As you sat in the audience at Christian Dior, squinting the sun from your eyes and licking globules of perspiration from your lips nervously, watching the models perambulate around in one-armed renaissance mantles of cashmere, leather or fur, one thought crossed your mind: get real.
Get real to what? The demands of the everyday everywoman, or of the haute couture client? Or the press - because we all have different views of reality, and different expectations of how it should be manifested by a designer? Never mind an ever-agitating political and economic morass.
Should a designer seek to reflect that reality, in these clothes hand-crafted for the few hundred women so wealthy the world around them simply doesn’t matter? Probably not.
Thus the fact we were there, watching Raf Simons’ Dior models trudge along a narrow lawn of lilac astroturf, like a scorched Venusian landscape, in garb that seemed from another age. Alien, and archaic. Other worlds - neither entirely connected to the here and now. The mercury inside the venue, a paint-daubed plastic greenhouse in the back yard of the Musee Rodin, Dior’s preferred couture digs, was hovering around the upper thirties. This was a winter collection, by the way.
“The reality and the unreality; you can’t have one without the other,” mused Raf Simons. And, probably without knowing it, he hit the nail on the head. He established what was so discomforting about this collection, and also what was so intriguing.
At least, for the press. I wonder what the clients will make of it - but, generally, they’re separated from us, cosseted in a private couture show staged a few hours later, and appointments in the salons in the ensuing weeks. Those clients are sealed entirely from our pontificating gumph about Simons’ Maid Marion gowns, chatelaines, cannage-inspired chain-mail and those sweeping coats. They’ll find their own reality in Simons’ show.
Back in the fifties, Balenciaga and Givenchy showed their clothes to clients and buyers a full three weeks before the press, to ensure their waffle didn’t influence their buying habits. Regardless of the reality around us, some things never change.
The big idea for Dior this time was a jaunt through history - taking in everything from Flemish masters to the gothic, Impressionism to Dior’s own forties debut. Grand designs. It was a mash-up, some garments manifesting it literally - the tailleur and flou ateliers working on the same garment, a plissé lining folding out from the revers of those enveloping cashmere coats. Fluid and structured. Clever.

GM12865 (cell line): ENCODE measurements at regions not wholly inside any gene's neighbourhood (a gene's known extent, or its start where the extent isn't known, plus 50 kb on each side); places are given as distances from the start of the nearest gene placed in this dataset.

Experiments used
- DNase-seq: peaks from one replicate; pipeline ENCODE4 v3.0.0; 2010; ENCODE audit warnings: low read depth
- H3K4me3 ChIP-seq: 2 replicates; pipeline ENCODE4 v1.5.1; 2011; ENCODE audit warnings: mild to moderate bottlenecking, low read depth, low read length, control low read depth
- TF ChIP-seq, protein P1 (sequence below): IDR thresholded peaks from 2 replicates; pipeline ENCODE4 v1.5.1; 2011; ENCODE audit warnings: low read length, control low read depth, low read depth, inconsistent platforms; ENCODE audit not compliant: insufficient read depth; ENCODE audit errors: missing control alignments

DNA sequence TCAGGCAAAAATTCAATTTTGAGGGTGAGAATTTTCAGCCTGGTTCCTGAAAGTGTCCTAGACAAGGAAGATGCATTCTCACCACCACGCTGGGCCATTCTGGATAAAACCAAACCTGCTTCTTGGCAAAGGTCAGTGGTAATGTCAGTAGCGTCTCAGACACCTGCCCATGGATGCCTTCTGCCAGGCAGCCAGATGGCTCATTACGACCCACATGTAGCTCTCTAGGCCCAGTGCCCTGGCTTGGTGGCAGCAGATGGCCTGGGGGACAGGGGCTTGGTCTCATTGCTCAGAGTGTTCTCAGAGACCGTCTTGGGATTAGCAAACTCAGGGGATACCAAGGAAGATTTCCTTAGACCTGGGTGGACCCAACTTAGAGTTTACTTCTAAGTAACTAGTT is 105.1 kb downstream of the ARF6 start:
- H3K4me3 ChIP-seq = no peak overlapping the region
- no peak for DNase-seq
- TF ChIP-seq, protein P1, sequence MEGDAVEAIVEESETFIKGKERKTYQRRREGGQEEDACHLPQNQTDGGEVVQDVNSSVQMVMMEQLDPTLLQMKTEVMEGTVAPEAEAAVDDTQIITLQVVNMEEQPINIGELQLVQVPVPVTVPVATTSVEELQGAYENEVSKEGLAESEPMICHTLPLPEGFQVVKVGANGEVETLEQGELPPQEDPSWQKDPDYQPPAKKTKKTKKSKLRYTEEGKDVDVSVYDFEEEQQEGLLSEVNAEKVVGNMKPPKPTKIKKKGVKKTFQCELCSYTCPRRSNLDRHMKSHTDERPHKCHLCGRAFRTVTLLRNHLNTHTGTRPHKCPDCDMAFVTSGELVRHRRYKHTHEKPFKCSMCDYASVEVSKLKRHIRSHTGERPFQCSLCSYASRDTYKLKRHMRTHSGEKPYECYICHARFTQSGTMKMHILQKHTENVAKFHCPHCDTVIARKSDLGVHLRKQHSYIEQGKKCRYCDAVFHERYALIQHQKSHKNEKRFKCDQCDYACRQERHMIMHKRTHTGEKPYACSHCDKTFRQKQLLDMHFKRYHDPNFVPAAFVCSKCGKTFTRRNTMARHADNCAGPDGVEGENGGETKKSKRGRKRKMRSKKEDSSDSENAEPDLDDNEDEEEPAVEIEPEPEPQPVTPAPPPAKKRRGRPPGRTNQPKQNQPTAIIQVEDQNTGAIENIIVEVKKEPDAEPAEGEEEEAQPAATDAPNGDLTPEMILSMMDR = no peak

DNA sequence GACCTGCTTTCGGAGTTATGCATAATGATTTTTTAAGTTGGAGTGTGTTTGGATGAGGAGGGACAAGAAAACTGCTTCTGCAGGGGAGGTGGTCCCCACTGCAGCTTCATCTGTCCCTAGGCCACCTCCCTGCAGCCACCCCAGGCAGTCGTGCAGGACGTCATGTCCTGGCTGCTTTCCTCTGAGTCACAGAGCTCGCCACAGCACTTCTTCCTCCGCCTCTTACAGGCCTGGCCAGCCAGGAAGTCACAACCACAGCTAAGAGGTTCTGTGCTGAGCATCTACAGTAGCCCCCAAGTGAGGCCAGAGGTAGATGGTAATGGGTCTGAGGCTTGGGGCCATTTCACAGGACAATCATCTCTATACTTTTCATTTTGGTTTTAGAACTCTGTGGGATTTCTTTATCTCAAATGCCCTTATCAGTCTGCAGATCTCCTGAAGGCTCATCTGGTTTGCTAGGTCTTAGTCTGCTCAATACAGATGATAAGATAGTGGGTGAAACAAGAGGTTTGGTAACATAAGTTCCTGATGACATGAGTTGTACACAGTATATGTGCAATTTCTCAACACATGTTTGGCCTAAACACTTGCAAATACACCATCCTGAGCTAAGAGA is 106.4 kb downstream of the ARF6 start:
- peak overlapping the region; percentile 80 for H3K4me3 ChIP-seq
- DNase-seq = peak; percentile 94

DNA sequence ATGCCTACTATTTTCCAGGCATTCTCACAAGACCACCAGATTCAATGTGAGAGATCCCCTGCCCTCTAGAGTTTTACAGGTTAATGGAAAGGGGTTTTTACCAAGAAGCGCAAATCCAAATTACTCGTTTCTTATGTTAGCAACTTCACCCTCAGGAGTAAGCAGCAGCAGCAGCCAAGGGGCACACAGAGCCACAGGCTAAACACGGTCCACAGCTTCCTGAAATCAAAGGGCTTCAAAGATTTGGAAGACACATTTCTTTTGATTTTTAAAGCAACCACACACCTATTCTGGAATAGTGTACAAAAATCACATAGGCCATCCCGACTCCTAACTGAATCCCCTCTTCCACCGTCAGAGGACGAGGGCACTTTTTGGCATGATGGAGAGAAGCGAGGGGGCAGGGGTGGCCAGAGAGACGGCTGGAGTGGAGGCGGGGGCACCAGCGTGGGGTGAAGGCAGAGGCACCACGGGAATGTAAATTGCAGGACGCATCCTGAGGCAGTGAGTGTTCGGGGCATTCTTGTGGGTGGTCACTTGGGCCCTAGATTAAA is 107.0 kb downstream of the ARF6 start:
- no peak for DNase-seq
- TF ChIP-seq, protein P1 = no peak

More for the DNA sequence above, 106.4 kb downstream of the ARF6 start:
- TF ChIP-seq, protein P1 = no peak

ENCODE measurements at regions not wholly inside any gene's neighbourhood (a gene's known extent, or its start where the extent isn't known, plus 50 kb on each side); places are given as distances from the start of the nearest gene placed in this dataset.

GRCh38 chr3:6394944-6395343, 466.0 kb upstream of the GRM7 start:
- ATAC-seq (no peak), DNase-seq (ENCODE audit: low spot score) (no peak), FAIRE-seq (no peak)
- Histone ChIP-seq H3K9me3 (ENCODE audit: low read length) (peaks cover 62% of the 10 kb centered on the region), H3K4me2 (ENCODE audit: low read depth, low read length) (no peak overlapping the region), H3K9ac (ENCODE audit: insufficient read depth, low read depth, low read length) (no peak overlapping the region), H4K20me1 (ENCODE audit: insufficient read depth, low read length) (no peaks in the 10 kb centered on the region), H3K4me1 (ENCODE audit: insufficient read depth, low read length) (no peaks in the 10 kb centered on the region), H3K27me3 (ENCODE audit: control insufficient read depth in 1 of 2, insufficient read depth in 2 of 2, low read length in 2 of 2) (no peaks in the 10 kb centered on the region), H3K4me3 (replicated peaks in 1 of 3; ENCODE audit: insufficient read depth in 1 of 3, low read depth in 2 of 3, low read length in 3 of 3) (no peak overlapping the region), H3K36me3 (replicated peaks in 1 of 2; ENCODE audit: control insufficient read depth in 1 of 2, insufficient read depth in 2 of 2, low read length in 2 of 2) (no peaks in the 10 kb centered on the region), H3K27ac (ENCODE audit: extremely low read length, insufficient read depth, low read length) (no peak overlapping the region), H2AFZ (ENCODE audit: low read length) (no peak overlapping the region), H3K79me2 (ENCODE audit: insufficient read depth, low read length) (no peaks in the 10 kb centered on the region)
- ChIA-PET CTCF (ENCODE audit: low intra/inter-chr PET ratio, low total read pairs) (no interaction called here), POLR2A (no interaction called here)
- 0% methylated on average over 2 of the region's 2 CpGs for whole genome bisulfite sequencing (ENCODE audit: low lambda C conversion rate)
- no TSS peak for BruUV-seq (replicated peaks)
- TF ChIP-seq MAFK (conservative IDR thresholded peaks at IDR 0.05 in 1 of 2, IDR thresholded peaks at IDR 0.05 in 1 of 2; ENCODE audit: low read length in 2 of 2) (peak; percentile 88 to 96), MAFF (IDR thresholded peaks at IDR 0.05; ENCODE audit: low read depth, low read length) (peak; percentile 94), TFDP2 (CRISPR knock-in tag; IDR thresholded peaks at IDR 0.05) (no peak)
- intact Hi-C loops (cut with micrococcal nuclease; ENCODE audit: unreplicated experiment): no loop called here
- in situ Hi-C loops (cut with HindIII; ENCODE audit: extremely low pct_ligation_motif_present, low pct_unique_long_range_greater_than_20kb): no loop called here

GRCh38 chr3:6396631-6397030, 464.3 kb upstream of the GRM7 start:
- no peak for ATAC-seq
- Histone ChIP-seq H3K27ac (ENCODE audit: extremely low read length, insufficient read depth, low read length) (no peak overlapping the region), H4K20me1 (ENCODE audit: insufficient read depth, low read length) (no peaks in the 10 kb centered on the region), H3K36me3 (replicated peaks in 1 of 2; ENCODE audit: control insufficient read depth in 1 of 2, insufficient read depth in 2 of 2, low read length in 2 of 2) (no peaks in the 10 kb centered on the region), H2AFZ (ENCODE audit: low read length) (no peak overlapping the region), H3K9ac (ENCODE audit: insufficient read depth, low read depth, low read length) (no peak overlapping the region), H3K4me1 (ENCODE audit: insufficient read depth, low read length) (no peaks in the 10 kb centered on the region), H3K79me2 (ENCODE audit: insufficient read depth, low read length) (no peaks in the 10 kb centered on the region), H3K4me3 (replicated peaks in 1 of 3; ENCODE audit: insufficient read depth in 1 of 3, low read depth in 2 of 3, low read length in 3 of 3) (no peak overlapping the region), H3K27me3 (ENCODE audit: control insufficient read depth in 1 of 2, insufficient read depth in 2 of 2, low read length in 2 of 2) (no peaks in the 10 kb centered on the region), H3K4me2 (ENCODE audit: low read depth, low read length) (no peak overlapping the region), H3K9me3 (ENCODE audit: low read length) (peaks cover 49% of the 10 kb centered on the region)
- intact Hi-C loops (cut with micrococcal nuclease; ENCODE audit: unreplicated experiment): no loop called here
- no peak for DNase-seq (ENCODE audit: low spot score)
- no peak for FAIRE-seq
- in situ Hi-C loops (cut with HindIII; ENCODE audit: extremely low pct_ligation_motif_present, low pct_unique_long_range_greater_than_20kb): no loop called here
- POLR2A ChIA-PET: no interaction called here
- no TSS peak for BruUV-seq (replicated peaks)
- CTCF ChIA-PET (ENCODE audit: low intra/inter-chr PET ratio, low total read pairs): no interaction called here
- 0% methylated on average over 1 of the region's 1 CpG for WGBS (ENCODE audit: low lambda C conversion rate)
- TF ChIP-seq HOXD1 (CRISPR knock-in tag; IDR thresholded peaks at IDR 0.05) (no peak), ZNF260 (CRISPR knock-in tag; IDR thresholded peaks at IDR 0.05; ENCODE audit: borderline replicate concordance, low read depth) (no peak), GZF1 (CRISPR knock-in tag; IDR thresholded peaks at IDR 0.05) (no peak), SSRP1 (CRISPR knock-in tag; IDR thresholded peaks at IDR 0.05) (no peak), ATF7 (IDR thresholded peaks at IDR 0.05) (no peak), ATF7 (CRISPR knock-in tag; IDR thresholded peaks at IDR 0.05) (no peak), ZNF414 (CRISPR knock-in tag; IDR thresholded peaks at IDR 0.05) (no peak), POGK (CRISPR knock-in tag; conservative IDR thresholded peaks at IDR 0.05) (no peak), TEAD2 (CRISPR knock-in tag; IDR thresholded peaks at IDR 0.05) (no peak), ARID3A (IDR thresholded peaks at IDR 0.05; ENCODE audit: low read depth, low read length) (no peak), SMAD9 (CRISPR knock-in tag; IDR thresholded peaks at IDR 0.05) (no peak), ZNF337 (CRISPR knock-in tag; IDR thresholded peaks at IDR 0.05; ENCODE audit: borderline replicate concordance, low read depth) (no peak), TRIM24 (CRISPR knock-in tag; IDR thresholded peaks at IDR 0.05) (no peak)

But do people really need clever clothes? Do women - even haute couture clients - care that much about the historical and artistic allusions embedded in what's on their backs? Or will they just want it straightforward: evening dresses, a good suit, for Simons to put another sleeve on those one-armed bandit asymmetric coats and make them wearable and well, in the Dior tradition?
How about that for a contrast - the reality of what a designer wants to express, and the reality of what the clients want to buy. It’s a tussle you feel nowhere more acutely than Dior, because Raf Simons is perhaps too clever for his own good. He has almost too many ideas, and others prosper by making reality from his fantasy.
Ultimately, however, ideas like Simons are what will ring in the changes. Watching Giambattista Valli’s couture outing five hours later, you realised the difference between reality and unreality. And, perhaps more importantly, between a designer pleasing clients and pleasing themselves. The former isn’t necessarily better than the latter.
I am sure there is an audience for Valli’s clothes. I have documentary proof - they were there, in the audience, dressed in Valli and gearing up to order more. More valance ruffled dresses, more lace and feather gowns, more topiary tulle poufs shaved to cradle the models’ buttocks and back, as if she'd parked her rear end in a net urinal. Those were pure Valli, like the five ruffled ball gowns that closed the show, cumbersome and vast. Those reminded me of Sisyphus, perpetually pushing that rock up the hill, did those Valli models, each dragging their couture albatross of fabric.
Elsewhere, there were legion echoes of other designers - most notably Simons at Dior, in the graphic embroidery and delicate eighteenth century prints. It's everywhere that stuff. But Valli’s versions seemed somehow more commercial, more palatable, even than Simons at Dior - not to me, nor us as the press collective, but to his clients. They grinned, wide.
Some of those grins smacked of botched surgery, skin hoiked too far, too fast. But most were real, as was their applause.
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